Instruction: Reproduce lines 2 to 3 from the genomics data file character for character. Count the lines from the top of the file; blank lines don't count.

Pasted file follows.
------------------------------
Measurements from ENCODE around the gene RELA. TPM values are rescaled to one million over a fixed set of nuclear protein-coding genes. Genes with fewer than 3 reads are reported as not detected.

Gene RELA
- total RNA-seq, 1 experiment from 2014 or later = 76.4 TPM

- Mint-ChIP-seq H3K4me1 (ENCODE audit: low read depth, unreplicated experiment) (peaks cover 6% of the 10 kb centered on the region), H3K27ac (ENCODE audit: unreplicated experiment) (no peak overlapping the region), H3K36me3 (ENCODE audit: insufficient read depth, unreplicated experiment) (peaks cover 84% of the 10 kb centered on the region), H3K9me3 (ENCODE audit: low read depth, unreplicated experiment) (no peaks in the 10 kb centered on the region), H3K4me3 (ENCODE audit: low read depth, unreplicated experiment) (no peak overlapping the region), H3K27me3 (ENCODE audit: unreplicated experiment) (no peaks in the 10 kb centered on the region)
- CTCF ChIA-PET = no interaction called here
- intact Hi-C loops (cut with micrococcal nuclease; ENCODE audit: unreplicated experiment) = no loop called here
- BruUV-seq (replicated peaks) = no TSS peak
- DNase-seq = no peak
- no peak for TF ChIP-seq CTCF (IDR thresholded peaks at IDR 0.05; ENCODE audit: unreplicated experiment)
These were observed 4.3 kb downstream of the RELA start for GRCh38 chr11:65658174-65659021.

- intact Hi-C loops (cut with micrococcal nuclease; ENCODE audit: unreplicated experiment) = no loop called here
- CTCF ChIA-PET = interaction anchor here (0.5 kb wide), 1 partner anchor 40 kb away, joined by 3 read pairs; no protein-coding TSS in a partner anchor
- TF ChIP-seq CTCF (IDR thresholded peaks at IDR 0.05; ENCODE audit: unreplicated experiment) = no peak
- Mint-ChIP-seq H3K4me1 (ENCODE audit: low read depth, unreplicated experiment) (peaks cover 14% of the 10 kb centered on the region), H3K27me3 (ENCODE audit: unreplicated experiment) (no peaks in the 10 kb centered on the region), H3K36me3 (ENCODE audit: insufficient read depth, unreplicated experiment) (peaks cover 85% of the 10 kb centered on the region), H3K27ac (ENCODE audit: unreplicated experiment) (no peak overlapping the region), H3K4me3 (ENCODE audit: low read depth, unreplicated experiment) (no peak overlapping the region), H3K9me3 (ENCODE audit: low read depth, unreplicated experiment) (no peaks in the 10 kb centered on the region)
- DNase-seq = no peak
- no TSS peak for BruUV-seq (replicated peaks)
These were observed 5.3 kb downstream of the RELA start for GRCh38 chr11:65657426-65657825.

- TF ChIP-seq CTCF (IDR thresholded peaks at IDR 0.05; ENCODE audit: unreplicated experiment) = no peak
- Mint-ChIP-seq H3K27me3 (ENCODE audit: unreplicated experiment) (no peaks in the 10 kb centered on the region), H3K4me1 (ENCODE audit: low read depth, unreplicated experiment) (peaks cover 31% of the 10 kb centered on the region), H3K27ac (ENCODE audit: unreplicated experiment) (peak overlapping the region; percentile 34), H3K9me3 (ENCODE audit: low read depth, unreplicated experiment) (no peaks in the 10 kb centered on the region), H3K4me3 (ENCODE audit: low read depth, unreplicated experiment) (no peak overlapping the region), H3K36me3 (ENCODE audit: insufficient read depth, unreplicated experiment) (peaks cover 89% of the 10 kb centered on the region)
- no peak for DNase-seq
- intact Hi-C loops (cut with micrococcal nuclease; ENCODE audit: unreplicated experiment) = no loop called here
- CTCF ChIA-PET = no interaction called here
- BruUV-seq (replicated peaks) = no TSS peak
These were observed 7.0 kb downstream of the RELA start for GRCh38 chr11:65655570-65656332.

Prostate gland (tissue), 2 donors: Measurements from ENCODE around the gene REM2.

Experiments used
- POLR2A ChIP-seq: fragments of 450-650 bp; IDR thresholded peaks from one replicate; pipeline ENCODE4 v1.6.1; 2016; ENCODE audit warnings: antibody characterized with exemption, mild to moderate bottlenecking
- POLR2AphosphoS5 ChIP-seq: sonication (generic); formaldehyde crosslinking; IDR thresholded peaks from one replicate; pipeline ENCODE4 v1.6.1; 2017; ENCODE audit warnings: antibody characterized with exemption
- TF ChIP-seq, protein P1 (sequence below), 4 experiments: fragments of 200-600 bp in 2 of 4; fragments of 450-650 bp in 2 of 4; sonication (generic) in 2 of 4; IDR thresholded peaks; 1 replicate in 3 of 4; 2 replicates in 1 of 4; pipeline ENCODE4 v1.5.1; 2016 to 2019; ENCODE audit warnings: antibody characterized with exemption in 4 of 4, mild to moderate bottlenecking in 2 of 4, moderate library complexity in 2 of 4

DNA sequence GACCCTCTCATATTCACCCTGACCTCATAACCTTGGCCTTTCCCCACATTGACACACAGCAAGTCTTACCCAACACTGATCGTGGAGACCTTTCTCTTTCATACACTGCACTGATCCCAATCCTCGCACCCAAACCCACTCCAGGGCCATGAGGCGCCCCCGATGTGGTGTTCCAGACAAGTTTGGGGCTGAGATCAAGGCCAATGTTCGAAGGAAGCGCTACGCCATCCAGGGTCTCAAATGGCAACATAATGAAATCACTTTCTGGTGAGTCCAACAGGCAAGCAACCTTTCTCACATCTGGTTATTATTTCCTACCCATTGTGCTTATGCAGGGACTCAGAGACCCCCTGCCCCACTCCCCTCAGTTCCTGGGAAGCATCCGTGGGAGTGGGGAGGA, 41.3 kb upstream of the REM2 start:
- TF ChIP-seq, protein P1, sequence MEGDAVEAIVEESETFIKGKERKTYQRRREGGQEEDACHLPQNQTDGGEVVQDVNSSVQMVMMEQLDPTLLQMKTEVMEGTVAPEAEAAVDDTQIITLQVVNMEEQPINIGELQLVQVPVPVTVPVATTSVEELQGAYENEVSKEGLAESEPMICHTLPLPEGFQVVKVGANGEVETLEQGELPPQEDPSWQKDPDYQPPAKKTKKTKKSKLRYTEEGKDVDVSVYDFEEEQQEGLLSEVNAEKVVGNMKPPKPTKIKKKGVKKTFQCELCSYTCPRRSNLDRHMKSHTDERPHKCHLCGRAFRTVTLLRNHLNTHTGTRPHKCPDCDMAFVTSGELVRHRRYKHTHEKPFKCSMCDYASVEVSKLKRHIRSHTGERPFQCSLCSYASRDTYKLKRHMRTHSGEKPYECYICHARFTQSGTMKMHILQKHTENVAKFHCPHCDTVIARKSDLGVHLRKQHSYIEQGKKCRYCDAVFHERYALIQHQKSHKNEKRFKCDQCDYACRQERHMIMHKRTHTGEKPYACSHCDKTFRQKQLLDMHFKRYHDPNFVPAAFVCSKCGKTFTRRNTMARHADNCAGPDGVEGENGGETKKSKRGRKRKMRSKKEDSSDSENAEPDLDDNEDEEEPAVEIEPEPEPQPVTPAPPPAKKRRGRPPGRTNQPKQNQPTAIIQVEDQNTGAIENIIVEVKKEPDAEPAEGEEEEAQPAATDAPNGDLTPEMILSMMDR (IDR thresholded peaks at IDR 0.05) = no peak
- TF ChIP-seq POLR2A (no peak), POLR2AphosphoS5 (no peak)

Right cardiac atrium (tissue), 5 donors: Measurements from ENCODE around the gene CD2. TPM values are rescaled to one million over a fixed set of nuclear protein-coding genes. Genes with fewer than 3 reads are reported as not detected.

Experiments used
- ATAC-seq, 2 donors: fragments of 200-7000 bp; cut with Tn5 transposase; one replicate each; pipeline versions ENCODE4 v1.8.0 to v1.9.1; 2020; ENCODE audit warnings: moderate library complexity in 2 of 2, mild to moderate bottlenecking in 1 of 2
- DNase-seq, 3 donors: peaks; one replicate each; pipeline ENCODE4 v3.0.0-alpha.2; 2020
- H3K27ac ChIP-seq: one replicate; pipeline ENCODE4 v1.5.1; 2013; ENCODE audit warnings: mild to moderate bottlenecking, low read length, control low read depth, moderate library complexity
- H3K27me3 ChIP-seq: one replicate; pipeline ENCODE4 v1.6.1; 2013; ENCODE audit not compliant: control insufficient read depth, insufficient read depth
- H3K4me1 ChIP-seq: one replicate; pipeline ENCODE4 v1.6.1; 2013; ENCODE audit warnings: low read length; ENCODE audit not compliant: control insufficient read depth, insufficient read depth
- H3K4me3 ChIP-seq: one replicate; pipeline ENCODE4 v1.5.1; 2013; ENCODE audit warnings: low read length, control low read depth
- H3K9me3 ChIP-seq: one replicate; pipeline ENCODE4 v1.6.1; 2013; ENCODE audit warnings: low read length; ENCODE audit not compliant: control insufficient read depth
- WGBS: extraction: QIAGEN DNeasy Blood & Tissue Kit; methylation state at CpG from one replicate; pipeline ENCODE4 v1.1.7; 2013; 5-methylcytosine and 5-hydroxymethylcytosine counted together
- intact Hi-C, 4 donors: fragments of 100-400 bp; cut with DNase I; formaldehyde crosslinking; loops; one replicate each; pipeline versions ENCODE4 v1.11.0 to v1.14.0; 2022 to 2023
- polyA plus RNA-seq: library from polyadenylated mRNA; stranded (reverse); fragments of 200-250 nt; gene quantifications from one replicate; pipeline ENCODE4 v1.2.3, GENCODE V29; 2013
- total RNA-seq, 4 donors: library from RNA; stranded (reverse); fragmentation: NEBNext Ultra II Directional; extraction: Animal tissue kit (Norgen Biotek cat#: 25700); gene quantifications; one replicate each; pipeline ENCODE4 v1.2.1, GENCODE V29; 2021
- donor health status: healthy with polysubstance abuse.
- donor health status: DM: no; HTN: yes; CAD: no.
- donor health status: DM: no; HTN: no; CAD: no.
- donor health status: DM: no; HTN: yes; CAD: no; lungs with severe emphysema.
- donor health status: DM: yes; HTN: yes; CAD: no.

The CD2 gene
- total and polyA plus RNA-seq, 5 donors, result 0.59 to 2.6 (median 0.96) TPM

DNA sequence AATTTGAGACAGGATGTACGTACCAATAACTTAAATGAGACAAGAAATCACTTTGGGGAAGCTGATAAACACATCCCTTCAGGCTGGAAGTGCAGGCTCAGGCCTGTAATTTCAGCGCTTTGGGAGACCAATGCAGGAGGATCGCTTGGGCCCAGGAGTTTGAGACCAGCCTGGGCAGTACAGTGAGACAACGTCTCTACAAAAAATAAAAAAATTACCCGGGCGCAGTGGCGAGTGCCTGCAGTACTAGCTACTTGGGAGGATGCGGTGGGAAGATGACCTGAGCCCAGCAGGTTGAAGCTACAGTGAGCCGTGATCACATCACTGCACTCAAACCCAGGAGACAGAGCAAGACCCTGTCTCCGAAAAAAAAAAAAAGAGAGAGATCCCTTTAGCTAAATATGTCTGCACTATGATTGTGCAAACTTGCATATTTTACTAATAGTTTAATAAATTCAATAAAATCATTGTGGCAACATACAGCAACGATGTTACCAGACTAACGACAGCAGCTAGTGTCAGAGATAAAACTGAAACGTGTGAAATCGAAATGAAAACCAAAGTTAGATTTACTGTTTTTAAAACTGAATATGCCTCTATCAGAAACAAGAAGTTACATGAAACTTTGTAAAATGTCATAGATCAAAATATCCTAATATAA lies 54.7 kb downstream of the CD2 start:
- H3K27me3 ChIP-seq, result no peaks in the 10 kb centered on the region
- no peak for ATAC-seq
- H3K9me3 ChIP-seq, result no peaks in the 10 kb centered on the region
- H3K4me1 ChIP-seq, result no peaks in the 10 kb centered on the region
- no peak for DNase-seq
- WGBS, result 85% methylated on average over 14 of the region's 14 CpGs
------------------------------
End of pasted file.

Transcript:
Gene RELA
- total RNA-seq, 1 experiment from 2014 or later = 76.4 TPM